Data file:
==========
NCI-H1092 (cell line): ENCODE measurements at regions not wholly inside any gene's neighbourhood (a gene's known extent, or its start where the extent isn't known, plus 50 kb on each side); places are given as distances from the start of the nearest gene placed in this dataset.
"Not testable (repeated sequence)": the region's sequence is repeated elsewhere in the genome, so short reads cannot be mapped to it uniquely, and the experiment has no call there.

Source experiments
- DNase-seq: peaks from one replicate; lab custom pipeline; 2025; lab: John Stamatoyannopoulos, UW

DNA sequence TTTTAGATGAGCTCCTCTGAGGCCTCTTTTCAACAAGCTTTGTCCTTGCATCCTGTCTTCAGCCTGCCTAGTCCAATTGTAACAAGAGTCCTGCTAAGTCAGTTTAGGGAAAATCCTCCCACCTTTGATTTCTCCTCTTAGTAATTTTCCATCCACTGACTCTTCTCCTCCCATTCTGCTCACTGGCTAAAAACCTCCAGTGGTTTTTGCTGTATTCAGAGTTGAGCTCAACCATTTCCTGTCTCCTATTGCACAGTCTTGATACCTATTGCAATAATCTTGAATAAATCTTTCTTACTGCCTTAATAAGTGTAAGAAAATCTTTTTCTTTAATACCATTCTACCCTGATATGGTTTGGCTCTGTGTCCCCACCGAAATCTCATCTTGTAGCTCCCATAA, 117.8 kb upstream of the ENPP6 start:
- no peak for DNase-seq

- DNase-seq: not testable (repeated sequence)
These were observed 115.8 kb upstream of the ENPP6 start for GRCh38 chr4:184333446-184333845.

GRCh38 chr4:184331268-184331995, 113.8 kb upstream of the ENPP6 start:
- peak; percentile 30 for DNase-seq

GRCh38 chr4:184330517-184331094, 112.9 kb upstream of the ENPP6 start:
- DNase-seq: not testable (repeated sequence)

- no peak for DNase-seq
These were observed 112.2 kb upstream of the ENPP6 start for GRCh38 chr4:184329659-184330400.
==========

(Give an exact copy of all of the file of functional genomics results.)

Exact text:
NCI-H1092 (cell line): ENCODE measurements at regions not wholly inside any gene's neighbourhood (a gene's known extent, or its start where the extent isn't known, plus 50 kb on each side); places are given as distances from the start of the nearest gene placed in this dataset.
"Not testable (repeated sequence)": the region's sequence is repeated elsewhere in the genome, so short reads cannot be mapped to it uniquely, and the experiment has no call there.

Source experiments
- DNase-seq: peaks from one replicate; lab custom pipeline; 2025; lab: John Stamatoyannopoulos, UW

DNA sequence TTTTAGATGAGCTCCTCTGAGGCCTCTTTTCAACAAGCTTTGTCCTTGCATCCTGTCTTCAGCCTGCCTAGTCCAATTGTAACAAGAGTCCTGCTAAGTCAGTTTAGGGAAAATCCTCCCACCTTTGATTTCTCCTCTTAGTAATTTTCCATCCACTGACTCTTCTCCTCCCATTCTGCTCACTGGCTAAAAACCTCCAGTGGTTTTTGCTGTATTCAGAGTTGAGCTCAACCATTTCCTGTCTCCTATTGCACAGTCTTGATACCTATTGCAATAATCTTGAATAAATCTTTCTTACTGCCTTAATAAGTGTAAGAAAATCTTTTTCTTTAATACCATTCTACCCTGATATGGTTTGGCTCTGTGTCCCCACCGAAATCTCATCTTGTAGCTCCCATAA, 117.8 kb upstream of the ENPP6 start:
- no peak for DNase-seq

- DNase-seq: not testable (repeated sequence)
These were observed 115.8 kb upstream of the ENPP6 start for GRCh38 chr4:184333446-184333845.

GRCh38 chr4:184331268-184331995, 113.8 kb upstream of the ENPP6 start:
- peak; percentile 30 for DNase-seq

GRCh38 chr4:184330517-184331094, 112.9 kb upstream of the ENPP6 start:
- DNase-seq: not testable (repeated sequence)

- no peak for DNase-seq
These were observed 112.2 kb upstream of the ENPP6 start for GRCh38 chr4:184329659-184330400.